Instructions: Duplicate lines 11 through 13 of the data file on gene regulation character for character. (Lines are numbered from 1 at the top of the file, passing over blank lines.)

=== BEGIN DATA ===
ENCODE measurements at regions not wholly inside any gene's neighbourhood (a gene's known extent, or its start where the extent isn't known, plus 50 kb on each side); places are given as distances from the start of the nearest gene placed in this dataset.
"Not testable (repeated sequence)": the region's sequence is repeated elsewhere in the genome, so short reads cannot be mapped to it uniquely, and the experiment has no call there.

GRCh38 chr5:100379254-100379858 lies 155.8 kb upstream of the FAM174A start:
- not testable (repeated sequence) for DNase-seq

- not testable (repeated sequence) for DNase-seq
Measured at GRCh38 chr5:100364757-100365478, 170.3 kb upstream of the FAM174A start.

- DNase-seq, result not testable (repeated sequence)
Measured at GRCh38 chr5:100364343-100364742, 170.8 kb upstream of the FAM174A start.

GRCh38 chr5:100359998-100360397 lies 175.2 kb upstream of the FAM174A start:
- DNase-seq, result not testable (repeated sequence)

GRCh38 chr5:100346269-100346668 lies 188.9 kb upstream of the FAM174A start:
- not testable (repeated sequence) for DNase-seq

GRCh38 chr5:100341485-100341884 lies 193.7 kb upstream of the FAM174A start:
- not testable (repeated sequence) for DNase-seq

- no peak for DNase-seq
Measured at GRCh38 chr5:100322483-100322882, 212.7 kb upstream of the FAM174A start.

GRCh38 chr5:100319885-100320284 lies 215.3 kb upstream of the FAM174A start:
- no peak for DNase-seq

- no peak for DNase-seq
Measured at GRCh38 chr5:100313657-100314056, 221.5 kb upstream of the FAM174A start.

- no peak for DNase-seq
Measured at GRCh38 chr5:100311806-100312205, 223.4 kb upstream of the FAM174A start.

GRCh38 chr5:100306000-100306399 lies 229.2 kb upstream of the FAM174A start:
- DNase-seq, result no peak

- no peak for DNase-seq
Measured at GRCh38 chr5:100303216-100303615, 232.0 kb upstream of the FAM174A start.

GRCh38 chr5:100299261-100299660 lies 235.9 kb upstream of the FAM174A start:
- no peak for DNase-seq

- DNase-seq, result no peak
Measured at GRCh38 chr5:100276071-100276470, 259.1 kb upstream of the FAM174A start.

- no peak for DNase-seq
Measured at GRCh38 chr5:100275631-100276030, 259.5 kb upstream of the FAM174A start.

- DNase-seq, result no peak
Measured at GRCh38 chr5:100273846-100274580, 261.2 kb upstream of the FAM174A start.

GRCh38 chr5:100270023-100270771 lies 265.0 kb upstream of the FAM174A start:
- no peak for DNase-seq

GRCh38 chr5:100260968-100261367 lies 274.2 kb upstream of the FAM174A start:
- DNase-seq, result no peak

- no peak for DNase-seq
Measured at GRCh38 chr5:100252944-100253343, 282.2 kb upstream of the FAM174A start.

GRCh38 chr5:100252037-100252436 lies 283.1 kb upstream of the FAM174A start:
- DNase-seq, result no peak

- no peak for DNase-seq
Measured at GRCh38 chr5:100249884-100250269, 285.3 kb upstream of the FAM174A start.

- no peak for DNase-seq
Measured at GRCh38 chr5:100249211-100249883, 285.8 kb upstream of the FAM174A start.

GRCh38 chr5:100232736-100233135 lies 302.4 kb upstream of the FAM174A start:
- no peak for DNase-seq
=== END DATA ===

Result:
GRCh38 chr5:100346269-100346668 lies 188.9 kb upstream of the FAM174A start:
- not testable (repeated sequence) for DNase-seq

GRCh38 chr5:100341485-100341884 lies 193.7 kb upstream of the FAM174A start: